Jesus Is For The 99%

Jesus was not a capitalist, despite what Christian conservatives may argue.

The way I can tell that Jesus was not a capitalist is not only by the fact that it didn’t exist as an economic system during his lifetime, but also the kinds of caring for one another Jesus teaches are opposed to what would later become the ‘dog eat dog’ philosophy of market capitalism.

For example, Jesus tells the parable of the Good Samaritan in response to a wealthy, educated man inquiring as to who was his neighbor. In the parable, a man is beaten by robbers and in great need, lying half-dead on the side of the road. The wealthy and educated “good-guys,” who are religious leaders and respected community members, pass by without offering compassion. Then an outsider who would be met with mistrust shows up and generously assists the person in need of help. Jesus then instructs the wealthy, educated man to be a neighbor in a manner consistent with the Samaritan who showed compassion. It’s important to note that the Samaritan’s generosity is not only of kindness and caring, but includes freely using his financial resources to do so.

The parable rests on the premise that it is neighborly and loving to offer help when someone is in need. Jesus has a lot to say about loving your enemy, turning the other cheek, and extending hospitality and compassion to those who are beaten down and robbed.

But what are well-intentioned helpers to do when the robbers run the country? American capitalism tells the beat-down that it’s their own fault they’re poor, and to pull themselves up by the bootstraps. American capitalism preaches that your neighbor is one to keep up with and compete with. American capitalism sacrifices souls for the sake of profit. This is as far from Jesus’ economy as you can get.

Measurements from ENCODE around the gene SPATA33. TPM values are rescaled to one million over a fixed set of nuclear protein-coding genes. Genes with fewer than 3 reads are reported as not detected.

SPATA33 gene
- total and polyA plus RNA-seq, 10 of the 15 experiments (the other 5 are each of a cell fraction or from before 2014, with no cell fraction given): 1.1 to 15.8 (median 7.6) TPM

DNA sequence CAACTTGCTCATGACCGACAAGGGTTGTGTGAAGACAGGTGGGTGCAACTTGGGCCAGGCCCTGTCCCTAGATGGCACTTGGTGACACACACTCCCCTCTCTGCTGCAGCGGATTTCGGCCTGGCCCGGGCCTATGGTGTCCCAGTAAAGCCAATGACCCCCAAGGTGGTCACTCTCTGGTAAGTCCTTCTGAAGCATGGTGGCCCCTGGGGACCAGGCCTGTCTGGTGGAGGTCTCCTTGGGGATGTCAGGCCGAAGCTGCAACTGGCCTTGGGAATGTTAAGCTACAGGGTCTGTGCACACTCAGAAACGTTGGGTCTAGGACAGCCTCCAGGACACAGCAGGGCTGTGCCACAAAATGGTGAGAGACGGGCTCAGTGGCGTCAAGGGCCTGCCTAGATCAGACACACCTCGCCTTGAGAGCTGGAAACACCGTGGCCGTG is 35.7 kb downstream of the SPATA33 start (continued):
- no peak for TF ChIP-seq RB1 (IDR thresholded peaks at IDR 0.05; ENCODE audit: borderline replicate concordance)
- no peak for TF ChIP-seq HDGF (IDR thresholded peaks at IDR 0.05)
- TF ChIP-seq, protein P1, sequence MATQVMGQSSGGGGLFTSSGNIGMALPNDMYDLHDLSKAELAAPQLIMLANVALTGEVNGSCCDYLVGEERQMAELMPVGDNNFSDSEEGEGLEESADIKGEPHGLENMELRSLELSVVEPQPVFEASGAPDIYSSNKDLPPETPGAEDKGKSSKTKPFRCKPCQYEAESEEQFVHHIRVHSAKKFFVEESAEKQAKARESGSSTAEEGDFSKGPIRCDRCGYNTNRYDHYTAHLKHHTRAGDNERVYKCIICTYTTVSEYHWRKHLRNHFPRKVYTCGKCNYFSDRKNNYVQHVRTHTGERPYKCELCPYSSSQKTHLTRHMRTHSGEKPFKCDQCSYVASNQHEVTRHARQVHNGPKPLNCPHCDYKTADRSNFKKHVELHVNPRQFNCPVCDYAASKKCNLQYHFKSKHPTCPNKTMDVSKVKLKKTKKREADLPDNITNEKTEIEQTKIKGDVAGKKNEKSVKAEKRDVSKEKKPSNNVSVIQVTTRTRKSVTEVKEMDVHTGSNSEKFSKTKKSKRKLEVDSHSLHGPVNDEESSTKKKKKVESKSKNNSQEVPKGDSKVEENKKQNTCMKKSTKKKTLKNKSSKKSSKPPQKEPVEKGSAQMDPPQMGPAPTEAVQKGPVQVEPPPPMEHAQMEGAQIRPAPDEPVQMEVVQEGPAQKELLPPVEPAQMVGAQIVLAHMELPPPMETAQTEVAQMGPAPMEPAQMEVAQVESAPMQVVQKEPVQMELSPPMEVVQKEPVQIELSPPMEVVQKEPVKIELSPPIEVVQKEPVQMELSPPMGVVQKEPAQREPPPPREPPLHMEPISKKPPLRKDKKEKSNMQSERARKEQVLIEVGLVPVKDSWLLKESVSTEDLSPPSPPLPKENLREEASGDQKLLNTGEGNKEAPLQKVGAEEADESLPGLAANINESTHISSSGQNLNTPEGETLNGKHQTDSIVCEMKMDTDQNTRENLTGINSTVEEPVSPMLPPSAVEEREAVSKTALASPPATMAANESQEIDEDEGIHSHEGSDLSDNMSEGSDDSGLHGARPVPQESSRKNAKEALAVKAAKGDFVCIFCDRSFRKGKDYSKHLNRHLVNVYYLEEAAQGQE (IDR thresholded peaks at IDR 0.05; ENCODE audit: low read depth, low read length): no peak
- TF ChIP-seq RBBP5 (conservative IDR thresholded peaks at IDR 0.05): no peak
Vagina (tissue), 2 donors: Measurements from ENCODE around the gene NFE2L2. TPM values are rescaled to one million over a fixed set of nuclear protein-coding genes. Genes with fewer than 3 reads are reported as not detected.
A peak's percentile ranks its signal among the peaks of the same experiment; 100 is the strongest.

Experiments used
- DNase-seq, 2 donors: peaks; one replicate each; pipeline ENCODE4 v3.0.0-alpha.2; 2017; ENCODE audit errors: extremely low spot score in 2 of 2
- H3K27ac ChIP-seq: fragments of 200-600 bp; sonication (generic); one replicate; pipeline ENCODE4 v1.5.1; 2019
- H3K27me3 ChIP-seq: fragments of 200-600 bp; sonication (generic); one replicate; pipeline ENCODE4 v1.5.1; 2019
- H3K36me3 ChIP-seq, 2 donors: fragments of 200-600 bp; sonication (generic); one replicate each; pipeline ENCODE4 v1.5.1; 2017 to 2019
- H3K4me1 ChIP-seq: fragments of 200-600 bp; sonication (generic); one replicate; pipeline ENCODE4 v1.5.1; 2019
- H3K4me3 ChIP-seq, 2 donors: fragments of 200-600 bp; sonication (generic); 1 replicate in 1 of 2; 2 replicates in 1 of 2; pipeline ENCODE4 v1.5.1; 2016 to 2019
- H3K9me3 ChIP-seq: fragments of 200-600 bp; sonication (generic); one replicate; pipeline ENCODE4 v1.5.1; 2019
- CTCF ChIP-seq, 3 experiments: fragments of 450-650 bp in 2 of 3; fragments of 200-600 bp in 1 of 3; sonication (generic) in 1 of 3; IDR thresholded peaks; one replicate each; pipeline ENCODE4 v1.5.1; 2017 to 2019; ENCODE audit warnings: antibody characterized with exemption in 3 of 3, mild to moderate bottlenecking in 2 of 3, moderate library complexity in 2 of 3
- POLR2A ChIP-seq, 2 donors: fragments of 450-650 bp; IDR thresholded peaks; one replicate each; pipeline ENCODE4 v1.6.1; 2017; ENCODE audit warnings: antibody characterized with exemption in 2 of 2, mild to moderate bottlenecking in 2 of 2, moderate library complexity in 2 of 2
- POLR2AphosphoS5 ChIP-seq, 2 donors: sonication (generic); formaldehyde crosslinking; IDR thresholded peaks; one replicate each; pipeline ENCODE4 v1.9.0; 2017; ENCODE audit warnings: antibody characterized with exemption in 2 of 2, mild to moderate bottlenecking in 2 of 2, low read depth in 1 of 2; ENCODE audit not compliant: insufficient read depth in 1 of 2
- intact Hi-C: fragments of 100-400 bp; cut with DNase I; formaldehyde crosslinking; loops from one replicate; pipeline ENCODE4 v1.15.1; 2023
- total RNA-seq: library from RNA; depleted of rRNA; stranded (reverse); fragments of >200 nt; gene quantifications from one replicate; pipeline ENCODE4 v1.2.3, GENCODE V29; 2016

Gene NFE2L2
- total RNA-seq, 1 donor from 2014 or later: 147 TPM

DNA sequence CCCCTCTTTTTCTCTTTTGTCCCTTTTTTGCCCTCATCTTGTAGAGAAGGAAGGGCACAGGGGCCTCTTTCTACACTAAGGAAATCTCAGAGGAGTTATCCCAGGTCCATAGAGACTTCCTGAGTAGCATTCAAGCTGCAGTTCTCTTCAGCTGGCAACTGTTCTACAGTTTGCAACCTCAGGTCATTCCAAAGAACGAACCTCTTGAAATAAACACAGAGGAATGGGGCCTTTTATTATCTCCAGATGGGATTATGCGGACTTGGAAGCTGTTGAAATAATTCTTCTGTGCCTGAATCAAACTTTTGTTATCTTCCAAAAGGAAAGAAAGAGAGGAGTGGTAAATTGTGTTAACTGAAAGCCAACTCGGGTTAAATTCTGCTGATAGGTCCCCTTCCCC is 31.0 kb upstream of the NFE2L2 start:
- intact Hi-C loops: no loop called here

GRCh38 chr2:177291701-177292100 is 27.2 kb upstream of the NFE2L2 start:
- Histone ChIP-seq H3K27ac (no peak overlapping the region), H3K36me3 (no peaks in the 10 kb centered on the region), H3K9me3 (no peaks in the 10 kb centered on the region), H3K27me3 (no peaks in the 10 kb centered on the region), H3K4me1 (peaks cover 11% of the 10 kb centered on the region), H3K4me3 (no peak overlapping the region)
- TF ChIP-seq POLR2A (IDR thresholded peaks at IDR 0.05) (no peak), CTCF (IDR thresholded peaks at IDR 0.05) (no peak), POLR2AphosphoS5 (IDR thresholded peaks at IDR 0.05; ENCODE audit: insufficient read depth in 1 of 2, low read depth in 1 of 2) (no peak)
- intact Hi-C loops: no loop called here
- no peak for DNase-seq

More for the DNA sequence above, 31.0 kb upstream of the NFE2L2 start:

Some free market devotees argue that folks try to get free hand-outs and take the government’s money because they’re too lazy to work. The “new American way of life” is supposedly one where “welfare queens” and the “undeserving poor” are said to be “working the system.” This is false.

Being poor sucks. People aren’t clamoring for poverty. Yes, there is government assistance available for people meeting certain criteria of need, but rarely is it enough, and it’s no small thing to prove your need. In fact, if you do not have dependents and you are determined to be able-bodied, you have only 90 days to find work before being cut off from certain assistance. While some states have temporarily waived the enforcement of time limits due to economic downturns and lack of jobs, 2016 saw many states choosing to allow those waivers to expire.

As for who might be in need, have you seen this video from CrisisForums.org?

There’s a reason so many of us 99%-ers wake up at 4 in the morning, wondering how we will get by. The system of American capitalism only serves the top 1%, and depends on the rest of us walking by on the other side of the road, choosing not to see the need so obviously before our eyes. And maybe we avert our eyes because we too easily see ourselves as the ones stripped and beaten, seduced by an American dream that has become a nightmare.

Jesus was clear about what financial resources were good for: helping our neighbor. And everyone is our neighbor.

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